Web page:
Early this year, Johnson & Johnson highlighted sirukumab and talactuzumab as part of a wave of upcoming blockbusters that would push growth for years to come. Today, J&J ditched plans to win approval of its once much anticipated arthritis drug sirukumab and it halted a phase 3 trial of talacotuzumab in acute myeloid leukemia. Following the FDA’s rejection of the anti-IL-6 monoclonal antibody, the likelihood of J&J abandoning sirukumab increased. After the rejection, J&J said it would look into what it would take to address the FDA’s concerns about the number of people who died after taking sirukumab in clinical trials.
The FDA is requesting additional clinical data and sirukumab already trailing other, seemingly safer, IL-6 drugs from Roche and the Regeneron-Sanofi alliance, J&J decided to cut its losses even though it maintained its belief in the antibody. A spokesperson for J&J stated, “We have made the difficult decision to withdraw the applications we had filed globally for sirukumab in rheumatoid arthritis, the need for additional clinical data would result in significant delays to patient access in parts of the world. Given this, as well as the availability of other treatments targeting the IL-6 pathway, Janssen has made a strategic decision to prioritize other assets in our portfolio.”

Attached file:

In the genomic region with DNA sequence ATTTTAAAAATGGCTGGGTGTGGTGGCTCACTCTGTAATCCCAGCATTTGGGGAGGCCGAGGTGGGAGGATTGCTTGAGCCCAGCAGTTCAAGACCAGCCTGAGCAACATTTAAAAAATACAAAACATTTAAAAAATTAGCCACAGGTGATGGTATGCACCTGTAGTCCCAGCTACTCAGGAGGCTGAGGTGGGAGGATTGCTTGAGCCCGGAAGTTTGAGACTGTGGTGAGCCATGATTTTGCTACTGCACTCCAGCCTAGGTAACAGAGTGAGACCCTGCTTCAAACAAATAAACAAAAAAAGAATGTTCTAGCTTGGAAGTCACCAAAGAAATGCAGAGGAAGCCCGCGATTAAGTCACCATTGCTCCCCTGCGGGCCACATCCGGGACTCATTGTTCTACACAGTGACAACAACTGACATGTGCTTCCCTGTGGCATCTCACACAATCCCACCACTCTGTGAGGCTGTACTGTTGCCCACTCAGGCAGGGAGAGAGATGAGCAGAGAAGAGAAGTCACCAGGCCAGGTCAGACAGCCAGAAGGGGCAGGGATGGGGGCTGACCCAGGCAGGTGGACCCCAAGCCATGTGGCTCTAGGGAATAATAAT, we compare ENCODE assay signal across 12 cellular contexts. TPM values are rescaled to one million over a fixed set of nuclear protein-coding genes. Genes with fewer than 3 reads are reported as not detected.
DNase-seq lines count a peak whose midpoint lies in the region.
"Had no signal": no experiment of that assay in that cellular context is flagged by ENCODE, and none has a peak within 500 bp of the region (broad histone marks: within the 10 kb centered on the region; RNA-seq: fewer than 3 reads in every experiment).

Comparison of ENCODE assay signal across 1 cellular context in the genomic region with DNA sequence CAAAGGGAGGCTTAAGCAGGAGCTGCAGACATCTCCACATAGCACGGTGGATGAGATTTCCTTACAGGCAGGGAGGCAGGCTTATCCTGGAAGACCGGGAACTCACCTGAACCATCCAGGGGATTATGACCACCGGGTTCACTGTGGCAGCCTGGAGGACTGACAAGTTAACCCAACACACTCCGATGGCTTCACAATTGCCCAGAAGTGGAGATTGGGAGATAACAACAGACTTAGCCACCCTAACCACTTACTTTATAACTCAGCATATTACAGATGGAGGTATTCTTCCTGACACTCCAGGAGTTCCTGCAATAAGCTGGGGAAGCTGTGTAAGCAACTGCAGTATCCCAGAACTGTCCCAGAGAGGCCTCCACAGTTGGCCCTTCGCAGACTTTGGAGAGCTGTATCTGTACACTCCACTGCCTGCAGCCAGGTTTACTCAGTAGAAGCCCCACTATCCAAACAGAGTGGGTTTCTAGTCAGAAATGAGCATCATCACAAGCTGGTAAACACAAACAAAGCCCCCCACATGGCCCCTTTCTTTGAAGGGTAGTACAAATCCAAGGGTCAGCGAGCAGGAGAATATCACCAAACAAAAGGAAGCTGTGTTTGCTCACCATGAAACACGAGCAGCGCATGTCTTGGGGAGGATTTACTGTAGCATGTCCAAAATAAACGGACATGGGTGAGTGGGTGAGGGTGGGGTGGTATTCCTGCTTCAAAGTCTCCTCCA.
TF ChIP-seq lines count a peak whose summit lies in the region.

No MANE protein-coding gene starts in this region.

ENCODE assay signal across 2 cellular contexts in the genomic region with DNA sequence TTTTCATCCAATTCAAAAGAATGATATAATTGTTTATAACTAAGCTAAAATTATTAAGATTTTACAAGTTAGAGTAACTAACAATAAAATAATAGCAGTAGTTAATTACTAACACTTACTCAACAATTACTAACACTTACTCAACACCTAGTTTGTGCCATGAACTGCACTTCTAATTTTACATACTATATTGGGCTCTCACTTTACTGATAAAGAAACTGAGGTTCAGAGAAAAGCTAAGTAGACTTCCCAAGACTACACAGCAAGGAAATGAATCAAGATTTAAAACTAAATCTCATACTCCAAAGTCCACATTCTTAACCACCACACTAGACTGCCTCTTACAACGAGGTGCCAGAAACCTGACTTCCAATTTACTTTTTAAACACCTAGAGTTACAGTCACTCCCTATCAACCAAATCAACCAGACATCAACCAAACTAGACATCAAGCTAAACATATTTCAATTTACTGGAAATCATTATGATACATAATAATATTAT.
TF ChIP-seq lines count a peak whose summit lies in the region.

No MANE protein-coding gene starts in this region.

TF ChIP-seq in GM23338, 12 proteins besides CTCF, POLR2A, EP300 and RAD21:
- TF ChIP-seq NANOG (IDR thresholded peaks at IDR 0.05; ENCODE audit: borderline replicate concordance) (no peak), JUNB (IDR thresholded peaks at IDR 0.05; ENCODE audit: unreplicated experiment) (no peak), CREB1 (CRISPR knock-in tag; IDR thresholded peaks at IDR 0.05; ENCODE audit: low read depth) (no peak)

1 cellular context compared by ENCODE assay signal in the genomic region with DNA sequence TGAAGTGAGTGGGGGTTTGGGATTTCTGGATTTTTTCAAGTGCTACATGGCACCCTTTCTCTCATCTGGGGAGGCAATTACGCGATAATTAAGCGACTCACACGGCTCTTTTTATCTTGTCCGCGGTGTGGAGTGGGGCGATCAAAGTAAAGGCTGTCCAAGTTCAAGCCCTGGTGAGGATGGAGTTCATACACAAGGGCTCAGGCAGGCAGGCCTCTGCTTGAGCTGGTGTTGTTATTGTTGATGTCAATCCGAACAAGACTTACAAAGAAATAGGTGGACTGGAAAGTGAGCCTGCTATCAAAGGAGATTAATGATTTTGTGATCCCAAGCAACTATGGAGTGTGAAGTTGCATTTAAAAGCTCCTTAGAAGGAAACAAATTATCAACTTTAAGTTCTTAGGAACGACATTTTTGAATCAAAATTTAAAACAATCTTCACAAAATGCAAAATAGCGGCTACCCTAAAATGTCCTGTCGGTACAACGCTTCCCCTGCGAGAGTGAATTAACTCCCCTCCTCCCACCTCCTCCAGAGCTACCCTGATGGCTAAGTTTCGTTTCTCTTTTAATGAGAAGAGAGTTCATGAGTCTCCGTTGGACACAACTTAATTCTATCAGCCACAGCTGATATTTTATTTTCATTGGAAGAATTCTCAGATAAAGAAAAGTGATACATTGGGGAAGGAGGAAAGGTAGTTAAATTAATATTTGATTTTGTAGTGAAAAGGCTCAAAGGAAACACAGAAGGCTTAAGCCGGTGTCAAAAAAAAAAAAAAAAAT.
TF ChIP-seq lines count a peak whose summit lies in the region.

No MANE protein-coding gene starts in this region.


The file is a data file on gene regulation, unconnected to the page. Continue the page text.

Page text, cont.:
The decision was telegraphed the moment the FDA advisory committee voted 12 to 1 against J&J’s filing, the discontinuation of the phase 3 trial of talacotuzumab came out of left field. Xencor, which provided the antibody technology behind talacotuzumab, learned in March that J&J had moved the drug into the phase 3 portion of its phase ⅔ AML trial. Now, J&J has discontinued the trial. J&J did not give a reasoning for their abrupt u-turn in its statement regarding the setback. The Big Pharma made no mention of trials in indications other than AML.
It is important to note that other CD123 drugs have encountered safety problems. J&J knows this well as the FDA has put J&J’s CD3-CD123 bispecific antibody JNJ-63709178 on clinical hold 13 months ago after a series of adverse events. CD123 has also targeted Cellectis’ CAR-T, it was hit with a clinical hold following the death of one of the first two patients to receive the therapy. It is also the target of Stemline Therapeutics SL-401, which was linked to patient deaths in a trial that is forging ahead following the implementation of steps to mitigate the safety concerns.
The information that J&J learned in the first seven months of phase 3 was enough to persuade them to scrap the trial, a decision that was not taken lightly. With sirukumab falling, J&J needs other drugs to step up and deliver the growth that it committed to in a bold presentation earlier in the year. The event saw J&J executives hail their products as “one of the most robust and sustainable in the industry” and talk up how it could redefine “the cyclical nature of our industry.” Now, two of J&J’s 11 anointed drugs have fallen, the robustness of the Big Pharma’s pipeline faces a challenge.